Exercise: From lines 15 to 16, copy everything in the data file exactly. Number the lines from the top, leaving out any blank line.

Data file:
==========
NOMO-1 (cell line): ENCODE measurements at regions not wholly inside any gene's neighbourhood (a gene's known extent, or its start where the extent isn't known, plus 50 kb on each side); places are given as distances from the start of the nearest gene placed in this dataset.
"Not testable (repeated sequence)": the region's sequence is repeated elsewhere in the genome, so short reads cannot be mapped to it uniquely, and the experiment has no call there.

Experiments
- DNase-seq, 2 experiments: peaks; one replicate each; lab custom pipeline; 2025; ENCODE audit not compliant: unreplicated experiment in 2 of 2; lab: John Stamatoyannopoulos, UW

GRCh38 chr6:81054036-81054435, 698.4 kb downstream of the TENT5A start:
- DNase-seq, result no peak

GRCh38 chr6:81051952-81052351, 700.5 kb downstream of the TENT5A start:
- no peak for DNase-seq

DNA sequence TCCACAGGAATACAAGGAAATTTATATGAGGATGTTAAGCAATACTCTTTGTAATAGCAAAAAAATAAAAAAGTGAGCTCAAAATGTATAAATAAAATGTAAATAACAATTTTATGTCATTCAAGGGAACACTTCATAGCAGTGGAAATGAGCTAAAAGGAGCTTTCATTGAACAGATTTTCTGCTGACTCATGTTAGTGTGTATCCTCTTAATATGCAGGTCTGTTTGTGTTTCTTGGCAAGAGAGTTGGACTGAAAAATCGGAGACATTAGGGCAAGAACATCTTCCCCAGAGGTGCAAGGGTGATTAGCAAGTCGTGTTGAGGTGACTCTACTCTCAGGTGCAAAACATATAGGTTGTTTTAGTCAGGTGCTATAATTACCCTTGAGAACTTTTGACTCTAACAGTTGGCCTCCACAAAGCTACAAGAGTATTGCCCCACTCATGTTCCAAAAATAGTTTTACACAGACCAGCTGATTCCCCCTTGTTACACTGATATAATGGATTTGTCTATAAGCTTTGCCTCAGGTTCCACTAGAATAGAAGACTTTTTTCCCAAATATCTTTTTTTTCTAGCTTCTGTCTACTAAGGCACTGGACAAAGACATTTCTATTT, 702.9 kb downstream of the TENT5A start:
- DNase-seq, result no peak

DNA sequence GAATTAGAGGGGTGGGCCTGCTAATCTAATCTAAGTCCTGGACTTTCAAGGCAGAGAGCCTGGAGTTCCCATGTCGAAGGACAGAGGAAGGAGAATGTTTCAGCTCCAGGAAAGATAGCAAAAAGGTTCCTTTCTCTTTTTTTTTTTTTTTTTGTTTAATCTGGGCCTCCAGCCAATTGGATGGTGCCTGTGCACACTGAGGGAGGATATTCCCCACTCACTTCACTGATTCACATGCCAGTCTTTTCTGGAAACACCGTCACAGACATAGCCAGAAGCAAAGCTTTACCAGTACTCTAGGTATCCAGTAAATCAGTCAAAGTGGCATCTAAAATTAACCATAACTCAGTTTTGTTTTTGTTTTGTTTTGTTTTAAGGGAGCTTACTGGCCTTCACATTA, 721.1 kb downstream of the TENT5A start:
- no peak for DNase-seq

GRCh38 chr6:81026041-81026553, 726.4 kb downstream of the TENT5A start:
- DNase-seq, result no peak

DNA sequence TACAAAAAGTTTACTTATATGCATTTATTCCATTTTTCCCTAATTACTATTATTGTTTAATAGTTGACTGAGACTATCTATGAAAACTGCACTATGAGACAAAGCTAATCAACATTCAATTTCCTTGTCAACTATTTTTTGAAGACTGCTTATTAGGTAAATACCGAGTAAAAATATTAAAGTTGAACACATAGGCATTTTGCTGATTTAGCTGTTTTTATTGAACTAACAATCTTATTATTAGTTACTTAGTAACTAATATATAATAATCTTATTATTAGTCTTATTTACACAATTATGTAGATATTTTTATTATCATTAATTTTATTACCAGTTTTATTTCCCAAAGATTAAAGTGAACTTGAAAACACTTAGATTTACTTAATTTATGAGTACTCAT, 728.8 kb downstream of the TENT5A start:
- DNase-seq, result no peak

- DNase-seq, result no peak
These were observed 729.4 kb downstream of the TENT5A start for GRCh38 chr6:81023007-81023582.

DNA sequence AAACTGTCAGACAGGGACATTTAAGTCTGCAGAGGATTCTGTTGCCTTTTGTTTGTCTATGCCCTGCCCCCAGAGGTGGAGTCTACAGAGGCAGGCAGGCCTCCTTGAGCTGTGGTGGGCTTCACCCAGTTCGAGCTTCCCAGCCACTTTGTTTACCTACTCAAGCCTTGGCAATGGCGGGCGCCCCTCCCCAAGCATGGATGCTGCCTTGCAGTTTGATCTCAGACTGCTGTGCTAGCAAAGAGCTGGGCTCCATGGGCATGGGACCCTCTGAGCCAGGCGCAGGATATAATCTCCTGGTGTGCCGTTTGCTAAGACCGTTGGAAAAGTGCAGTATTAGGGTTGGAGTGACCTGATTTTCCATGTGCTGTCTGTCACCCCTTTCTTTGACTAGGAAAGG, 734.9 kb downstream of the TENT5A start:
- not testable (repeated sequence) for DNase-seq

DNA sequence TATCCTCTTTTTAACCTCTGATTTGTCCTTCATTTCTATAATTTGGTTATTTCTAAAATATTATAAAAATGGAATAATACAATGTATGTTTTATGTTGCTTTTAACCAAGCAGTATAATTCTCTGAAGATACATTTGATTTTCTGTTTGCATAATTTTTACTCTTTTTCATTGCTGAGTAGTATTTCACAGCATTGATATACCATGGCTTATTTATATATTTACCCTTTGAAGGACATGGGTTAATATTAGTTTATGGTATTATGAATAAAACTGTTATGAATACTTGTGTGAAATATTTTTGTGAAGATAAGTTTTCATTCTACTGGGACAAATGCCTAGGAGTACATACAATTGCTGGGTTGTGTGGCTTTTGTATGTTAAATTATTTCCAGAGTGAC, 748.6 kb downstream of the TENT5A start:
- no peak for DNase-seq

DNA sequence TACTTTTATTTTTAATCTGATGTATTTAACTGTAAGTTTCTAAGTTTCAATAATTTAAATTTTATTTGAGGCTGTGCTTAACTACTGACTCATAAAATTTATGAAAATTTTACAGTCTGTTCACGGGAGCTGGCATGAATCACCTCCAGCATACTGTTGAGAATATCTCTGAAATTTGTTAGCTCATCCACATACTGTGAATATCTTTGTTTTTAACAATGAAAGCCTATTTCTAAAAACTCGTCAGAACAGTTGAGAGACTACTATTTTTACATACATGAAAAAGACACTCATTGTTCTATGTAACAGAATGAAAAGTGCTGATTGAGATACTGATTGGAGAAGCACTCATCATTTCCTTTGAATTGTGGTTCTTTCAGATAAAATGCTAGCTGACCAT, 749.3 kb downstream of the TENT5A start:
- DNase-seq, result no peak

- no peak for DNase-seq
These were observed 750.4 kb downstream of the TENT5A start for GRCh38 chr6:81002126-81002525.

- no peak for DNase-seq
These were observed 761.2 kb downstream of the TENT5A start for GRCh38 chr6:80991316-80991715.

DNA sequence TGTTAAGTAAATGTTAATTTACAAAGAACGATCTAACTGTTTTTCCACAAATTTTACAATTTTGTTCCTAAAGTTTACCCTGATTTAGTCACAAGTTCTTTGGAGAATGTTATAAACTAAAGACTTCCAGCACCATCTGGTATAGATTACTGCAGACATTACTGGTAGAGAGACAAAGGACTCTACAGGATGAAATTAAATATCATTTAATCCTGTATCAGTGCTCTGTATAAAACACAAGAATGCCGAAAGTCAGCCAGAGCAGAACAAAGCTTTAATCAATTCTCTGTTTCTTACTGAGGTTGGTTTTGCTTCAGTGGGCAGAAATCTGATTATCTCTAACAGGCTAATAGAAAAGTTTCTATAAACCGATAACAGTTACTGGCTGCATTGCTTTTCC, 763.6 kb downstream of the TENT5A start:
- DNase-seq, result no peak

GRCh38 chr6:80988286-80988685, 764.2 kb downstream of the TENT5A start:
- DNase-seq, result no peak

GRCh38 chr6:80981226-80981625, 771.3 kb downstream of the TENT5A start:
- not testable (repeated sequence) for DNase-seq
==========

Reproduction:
DNA sequence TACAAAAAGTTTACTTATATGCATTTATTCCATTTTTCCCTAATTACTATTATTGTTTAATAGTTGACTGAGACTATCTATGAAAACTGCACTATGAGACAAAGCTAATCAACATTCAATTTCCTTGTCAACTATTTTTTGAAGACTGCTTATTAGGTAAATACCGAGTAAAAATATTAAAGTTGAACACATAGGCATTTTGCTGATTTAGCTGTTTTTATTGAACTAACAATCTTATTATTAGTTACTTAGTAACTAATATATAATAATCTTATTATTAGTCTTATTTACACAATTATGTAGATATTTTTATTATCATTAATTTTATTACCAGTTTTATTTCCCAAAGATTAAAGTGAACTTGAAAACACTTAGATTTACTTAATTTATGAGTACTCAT, 728.8 kb downstream of the TENT5A start:
- DNase-seq, result no peak